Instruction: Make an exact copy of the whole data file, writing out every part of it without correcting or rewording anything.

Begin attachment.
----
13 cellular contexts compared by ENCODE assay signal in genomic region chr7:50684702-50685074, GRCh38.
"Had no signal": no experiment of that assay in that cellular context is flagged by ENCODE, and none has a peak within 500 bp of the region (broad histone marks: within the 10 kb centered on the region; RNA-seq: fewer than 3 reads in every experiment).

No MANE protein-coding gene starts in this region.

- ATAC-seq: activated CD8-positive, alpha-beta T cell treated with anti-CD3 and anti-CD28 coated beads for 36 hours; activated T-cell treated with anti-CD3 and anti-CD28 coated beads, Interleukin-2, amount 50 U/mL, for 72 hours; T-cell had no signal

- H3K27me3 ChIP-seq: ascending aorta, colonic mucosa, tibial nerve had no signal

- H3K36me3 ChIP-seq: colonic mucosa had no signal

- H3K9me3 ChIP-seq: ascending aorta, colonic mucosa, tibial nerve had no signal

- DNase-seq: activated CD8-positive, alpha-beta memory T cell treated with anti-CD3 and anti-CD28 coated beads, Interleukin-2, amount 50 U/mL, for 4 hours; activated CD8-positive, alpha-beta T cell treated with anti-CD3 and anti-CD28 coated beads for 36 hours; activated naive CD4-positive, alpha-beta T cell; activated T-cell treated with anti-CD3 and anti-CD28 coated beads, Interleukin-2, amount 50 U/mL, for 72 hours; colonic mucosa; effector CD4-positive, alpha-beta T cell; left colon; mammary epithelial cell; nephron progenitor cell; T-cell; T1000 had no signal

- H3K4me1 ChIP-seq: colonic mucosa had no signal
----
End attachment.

13 cellular contexts compared by ENCODE assay signal in genomic region chr7:50684702-50685074, GRCh38.
"Had no signal": no experiment of that assay in that cellular context is flagged by ENCODE, and none has a peak within 500 bp of the region (broad histone marks: within the 10 kb centered on the region; RNA-seq: fewer than 3 reads in every experiment).

No MANE protein-coding gene starts in this region.

- ATAC-seq: activated CD8-positive, alpha-beta T cell treated with anti-CD3 and anti-CD28 coated beads for 36 hours; activated T-cell treated with anti-CD3 and anti-CD28 coated beads, Interleukin-2, amount 50 U/mL, for 72 hours; T-cell had no signal

- H3K27me3 ChIP-seq: ascending aorta, colonic mucosa, tibial nerve had no signal

- H3K36me3 ChIP-seq: colonic mucosa had no signal

- H3K9me3 ChIP-seq: ascending aorta, colonic mucosa, tibial nerve had no signal

- DNase-seq: activated CD8-positive, alpha-beta memory T cell treated with anti-CD3 and anti-CD28 coated beads, Interleukin-2, amount 50 U/mL, for 4 hours; activated CD8-positive, alpha-beta T cell treated with anti-CD3 and anti-CD28 coated beads for 36 hours; activated naive CD4-positive, alpha-beta T cell; activated T-cell treated with anti-CD3 and anti-CD28 coated beads, Interleukin-2, amount 50 U/mL, for 72 hours; colonic mucosa; effector CD4-positive, alpha-beta T cell; left colon; mammary epithelial cell; nephron progenitor cell; T-cell; T1000 had no signal

- H3K4me1 ChIP-seq: colonic mucosa had no signal